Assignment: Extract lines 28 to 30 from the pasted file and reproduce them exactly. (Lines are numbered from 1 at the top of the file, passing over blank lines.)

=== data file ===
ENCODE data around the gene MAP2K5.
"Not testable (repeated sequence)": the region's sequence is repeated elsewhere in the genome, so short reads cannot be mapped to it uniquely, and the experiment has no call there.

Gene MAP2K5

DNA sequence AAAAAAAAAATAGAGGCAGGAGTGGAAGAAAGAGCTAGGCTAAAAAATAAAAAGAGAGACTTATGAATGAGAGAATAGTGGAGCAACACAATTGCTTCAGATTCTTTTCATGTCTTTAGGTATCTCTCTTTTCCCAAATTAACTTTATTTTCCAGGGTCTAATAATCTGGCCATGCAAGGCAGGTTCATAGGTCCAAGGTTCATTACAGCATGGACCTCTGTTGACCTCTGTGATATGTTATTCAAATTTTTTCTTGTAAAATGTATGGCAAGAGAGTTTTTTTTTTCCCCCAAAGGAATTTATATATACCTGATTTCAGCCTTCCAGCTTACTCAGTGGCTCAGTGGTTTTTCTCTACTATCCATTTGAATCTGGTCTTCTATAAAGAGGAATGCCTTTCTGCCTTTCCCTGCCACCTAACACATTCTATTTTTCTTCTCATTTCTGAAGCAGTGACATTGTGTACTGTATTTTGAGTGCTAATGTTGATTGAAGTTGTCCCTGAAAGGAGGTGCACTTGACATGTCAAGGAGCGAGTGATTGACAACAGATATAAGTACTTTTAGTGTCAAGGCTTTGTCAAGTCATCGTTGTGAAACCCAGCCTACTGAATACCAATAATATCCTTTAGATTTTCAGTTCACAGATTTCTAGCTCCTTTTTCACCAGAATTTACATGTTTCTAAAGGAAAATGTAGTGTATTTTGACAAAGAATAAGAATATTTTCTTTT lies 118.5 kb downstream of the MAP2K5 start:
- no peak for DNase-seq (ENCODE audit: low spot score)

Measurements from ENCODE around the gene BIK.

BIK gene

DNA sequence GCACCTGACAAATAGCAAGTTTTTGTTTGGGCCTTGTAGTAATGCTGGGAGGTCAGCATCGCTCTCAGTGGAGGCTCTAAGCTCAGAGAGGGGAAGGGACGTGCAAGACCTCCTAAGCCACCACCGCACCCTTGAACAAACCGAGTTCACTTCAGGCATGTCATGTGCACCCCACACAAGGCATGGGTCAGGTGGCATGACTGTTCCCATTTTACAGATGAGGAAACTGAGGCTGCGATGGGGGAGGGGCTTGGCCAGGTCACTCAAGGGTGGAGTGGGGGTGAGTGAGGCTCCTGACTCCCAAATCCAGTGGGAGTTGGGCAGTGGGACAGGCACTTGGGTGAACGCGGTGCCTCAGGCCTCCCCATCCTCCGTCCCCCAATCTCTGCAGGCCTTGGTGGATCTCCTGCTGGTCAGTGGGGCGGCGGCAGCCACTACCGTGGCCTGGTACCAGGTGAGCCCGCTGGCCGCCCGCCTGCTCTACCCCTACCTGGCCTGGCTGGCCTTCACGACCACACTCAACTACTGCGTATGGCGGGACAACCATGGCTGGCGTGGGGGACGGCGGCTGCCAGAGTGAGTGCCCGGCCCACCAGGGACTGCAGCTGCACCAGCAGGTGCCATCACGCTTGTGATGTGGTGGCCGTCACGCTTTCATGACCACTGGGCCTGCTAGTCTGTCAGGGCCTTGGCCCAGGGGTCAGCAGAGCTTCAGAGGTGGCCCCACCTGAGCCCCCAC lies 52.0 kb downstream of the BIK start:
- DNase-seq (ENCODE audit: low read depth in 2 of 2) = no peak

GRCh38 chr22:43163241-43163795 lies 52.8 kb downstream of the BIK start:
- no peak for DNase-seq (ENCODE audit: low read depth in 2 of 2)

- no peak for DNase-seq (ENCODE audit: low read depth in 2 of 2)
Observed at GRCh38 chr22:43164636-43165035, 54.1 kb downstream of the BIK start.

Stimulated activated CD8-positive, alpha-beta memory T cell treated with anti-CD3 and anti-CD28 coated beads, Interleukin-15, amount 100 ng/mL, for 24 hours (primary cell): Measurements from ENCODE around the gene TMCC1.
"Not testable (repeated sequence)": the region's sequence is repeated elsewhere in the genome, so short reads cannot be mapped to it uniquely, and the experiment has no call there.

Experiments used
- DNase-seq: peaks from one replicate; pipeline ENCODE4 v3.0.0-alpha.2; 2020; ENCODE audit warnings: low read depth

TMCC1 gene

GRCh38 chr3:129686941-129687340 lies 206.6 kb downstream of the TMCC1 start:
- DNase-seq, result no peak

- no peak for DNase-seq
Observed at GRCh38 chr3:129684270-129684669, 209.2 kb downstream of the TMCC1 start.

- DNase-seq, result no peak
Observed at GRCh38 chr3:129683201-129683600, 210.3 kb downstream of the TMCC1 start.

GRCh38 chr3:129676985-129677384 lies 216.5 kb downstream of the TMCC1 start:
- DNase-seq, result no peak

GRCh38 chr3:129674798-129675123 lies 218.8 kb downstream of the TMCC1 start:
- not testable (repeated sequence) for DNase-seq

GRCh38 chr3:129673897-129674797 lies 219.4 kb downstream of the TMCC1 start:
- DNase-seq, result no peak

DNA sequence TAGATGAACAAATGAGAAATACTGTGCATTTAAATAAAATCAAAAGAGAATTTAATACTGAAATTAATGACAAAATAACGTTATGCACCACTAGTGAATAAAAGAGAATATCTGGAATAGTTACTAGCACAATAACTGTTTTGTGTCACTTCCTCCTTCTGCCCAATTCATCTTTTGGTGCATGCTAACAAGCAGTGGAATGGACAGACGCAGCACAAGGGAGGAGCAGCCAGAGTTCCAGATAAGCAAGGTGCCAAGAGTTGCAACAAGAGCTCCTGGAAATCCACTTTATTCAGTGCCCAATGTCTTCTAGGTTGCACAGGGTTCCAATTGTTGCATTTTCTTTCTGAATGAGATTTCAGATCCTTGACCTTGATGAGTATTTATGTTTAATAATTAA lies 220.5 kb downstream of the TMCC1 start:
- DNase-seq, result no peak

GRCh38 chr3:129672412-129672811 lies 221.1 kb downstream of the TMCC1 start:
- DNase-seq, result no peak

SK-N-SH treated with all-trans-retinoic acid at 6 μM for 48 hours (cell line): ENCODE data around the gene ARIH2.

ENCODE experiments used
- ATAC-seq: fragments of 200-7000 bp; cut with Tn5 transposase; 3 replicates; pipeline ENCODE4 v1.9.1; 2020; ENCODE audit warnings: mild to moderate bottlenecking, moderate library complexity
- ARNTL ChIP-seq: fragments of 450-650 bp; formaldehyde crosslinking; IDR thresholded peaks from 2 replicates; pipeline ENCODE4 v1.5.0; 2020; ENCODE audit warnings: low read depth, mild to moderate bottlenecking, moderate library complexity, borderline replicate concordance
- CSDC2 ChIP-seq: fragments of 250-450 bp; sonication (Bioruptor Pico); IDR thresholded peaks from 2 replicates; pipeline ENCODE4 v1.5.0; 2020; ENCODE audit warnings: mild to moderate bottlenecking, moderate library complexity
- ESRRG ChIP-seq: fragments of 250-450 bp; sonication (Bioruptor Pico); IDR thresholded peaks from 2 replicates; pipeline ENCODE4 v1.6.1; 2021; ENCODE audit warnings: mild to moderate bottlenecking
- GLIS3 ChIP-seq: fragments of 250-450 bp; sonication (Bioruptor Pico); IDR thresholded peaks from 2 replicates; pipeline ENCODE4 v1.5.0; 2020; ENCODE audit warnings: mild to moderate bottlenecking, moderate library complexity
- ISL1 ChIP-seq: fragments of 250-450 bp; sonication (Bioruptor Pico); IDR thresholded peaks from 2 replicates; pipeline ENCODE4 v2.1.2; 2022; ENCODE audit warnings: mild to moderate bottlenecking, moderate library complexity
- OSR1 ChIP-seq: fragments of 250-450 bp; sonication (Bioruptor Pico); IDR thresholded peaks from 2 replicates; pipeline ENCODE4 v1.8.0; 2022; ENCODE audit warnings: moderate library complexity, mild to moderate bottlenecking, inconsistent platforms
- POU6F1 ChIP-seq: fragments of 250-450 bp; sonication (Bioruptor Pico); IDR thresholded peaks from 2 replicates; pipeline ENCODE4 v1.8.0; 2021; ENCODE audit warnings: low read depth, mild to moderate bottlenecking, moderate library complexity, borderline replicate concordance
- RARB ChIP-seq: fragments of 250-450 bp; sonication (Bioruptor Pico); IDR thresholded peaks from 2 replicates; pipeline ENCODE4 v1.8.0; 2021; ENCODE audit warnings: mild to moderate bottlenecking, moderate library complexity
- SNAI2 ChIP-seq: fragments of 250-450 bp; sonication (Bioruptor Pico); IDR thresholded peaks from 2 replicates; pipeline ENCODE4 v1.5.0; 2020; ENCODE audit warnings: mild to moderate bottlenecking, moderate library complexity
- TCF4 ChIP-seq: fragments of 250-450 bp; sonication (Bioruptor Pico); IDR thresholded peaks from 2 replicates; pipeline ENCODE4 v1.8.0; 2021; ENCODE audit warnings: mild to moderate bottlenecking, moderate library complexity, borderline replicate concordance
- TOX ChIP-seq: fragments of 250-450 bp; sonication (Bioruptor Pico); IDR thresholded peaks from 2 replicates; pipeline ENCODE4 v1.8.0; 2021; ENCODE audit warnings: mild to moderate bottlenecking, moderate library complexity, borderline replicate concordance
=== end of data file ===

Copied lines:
- not testable (repeated sequence) for DNase-seq

GRCh38 chr3:129673897-129674797 lies 219.4 kb downstream of the TMCC1 start:
- DNase-seq, result no peak